Nav: Home

Youthful cognitive ability strongly predicts mental capacity later in life

January 21, 2019

Early adult general cognitive ability (GCA) -- the diverse set of skills involved in thinking, such as reasoning, memory and perception -- is a stronger predictor of cognitive function and reserve later in life than other factors, such as higher education, occupational complexity or engaging in late-life intellectual activities, report researchers in a new study publishing January 21 in PNAS.

Higher education and late-life intellectual activities, such as doing puzzles, reading or socializing, have all been associated with reduced risk of dementia and sustained or improved cognitive reserve. Cognitive reserve is the brain's ability to improvise and find alternate ways of getting a job done and may help people compensate for other changes associated with aging.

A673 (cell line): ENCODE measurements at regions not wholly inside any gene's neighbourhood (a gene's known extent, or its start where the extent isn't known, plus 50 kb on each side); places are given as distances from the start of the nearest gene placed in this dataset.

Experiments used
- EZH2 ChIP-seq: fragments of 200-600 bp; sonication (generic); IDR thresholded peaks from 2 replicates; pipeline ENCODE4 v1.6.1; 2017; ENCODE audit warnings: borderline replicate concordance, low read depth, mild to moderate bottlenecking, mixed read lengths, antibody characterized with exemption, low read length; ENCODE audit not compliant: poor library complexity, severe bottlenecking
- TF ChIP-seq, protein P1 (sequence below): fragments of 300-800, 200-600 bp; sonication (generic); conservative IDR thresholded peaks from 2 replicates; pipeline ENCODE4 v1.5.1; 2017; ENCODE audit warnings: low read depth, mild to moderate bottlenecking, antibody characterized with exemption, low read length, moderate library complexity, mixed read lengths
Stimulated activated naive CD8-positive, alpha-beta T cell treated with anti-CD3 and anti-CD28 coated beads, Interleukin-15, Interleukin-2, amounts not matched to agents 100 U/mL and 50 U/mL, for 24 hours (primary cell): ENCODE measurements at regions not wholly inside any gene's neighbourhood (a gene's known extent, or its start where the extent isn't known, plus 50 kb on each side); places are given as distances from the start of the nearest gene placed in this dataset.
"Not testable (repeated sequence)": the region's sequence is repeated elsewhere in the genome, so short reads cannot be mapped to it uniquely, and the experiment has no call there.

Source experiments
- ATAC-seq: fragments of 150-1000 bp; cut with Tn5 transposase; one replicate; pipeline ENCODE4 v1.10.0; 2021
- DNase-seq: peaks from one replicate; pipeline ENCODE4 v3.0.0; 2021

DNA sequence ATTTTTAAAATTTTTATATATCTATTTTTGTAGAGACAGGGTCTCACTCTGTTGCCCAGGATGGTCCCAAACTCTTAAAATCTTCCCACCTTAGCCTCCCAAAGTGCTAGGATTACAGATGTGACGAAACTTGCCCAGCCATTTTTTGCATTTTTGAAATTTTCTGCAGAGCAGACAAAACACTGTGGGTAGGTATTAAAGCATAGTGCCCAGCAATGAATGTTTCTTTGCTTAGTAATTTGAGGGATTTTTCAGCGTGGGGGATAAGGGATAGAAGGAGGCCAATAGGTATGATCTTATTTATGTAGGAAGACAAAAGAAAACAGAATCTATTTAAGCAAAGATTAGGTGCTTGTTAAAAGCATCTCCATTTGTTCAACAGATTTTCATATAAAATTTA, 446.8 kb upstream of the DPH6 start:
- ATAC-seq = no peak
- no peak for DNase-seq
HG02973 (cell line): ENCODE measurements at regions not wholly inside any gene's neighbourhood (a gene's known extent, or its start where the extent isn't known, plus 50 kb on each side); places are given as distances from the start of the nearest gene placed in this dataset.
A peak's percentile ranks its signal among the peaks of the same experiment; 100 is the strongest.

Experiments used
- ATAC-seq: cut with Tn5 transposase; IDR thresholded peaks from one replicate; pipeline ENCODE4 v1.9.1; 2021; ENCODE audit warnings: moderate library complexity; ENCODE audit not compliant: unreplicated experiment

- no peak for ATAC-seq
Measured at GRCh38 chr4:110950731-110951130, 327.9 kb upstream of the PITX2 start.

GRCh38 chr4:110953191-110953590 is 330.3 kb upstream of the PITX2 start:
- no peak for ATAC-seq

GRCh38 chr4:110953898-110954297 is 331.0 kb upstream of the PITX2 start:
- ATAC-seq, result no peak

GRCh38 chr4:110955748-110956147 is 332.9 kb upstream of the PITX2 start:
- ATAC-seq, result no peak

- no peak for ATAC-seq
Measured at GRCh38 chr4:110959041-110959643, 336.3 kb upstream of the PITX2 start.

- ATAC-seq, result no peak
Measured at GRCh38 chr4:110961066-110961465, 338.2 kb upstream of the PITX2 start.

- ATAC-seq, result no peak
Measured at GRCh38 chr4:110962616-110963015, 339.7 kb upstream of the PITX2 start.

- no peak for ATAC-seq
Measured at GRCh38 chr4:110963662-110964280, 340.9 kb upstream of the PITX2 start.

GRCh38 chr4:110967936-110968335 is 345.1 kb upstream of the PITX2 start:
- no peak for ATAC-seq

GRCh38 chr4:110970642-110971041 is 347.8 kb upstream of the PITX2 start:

An international team of scientists, led by scientists at University of California San Diego School of Medicine, sought to address a "chicken or egg" conundrum posed by these associations. Does being in a more complex job help maintain cognitive abilities, for example, or do people with greater cognitive abilities tend to be in more complex occupations?

The researchers evaluated more than 1,000 men participating in the Vietnam Era Twin Study of Aging. Although all were veterans, nearly 80 percent of the participants reported no combat experience. All of the men, now in their mid-50s to mid-60s, took the Armed Forces Qualification Test at an average age of 20. The test is a measure GCA. As part of the study, researchers assessed participants' performance in late midlife, using the same GCA measure, plus assessments in seven cognitive domains, such as memory, abstract reasoning and verbal fluency.